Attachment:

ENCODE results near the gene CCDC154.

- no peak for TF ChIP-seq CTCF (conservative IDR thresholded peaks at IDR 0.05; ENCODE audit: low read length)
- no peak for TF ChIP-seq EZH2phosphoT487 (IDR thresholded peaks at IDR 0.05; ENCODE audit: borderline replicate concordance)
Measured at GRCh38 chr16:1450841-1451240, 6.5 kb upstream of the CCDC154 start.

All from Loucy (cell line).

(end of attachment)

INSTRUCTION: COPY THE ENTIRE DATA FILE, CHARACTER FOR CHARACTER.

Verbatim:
ENCODE results near the gene CCDC154.

- no peak for TF ChIP-seq CTCF (conservative IDR thresholded peaks at IDR 0.05; ENCODE audit: low read length)
- no peak for TF ChIP-seq EZH2phosphoT487 (IDR thresholded peaks at IDR 0.05; ENCODE audit: borderline replicate concordance)
Measured at GRCh38 chr16:1450841-1451240, 6.5 kb upstream of the CCDC154 start.

All from Loucy (cell line).